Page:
In our first hour in Russia – which was pretty exciting with a mad dash through the train station and a last-second entry into the train car – it was already obvious that we were totally dependent on translators and apps to get the basics done. English is pretty unnecessary around here with rare exceptions. Even at the airport people didn’t speak fluent English, much less on the trains.

This arrival set the tone for the entire trip: in this country I would be constantly running out of time and have serious communication problems. There hasn’t been a day without these two steroids for stress.

 

BALALAIKAS

Going halfway around the world during a pandemic being sponsored by Russian private money and Brazilian public money comes with certain responsibilities. The whole time I heard a Ru Paul inside me saying ‘Don’t fuck it up’ with a Russian accent. Knowing that the proposal was to create a public sculpture that would become part of the city park’s sculpture collection, it was not a good idea to make something that needed a lot of verbiage to be explained. After all, I don’t speak a word of Russian apart from “yes-no-please-thank you” and “strumming.”

That’s why my focus in the first few days was to find in record time a common language between me and Russia, something that was already there, something that communicates emotionally and musically and doesn’t need a lot of effort or fancy concepts. My desire was to speak to the Russian people without using words and I had had the solution for several years. Balalaikas! Obviously!

Me during my visit to the Glinka museum in Moscow. The display shows balalaikas and domras of various sizes.

This three-stringed triangular instrument has always intrigued me. In my small collection of folk guitars I have a balalaika made in Ukraine, which was also exhibited in my installation “Ode to the Triangle” at the Pinacoteca de São Paulo in 2019.

Percussionist Joachim Emídio performing at my installation “Ode to the Triangle” at the Pinacoteca do Estado de São Paulo. In the background, works of art from the collection with triangular themes and my Ukrainian balalaika.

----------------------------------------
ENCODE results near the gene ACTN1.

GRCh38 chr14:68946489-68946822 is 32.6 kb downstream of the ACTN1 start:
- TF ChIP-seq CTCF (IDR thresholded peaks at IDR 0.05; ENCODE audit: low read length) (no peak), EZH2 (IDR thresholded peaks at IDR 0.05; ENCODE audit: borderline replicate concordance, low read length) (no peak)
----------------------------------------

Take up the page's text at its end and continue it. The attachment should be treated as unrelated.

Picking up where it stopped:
My gut told me that this route was the one I would enjoy the most and that I should exaggerate the sizes, after all we are in Russia. The idea I had was to create an acoustic shell in the shape of a balalaika. A ‘balalaika’ to human proportions, like a hut. It would be a full-scale revelation of its inside.

Inside of a balalaika.
Sketch of my proposal “Open Balalaika”

What I lacked at that moment was sensibility and more information about the context in which I found myself. I arrived in Russia not fully understanding the meaning or function of the balalaika in their culture. Needless to say, I still don’t understand it 100%. But either way, I needed to understand these sentiments somewhat better in order  to be able to communicate visually and musically through this object. In addition to reading serious ethnomusicologists and interviewing people to make me feel less ignorant, social media was the real secret. In what doctoral thesis would I find out that “BALALAIKAS MAKE RUSSIANS CRINGE”? Look at this beauty of a synthesis:

This only motivated me more. If this instrument is a source of shame, then I should definitely invest in it, because it is in unwanted songs that feelings are much more latent, unstable, and sometimes deliver to the listener a very dense mixture of love and hate. Unanimous beauties are life, but I’m more interested in the complicated and ambiguous sound, and that’s the same motivation I have for working with the sounds of mosquitoes, triangles, sertanejo, and sound systems.

MAKING MUSIC

I had about ten days to create the performance Open Balalaika. The deadline gave me a cold sweat, firstly because of my condition as a Brazilian trying to understand a new country, and secondly because I depended on interpreters to direct the two musicians who would play my composition: teacher Olga Pankratova and her 12-year-old student Ustin Derygin.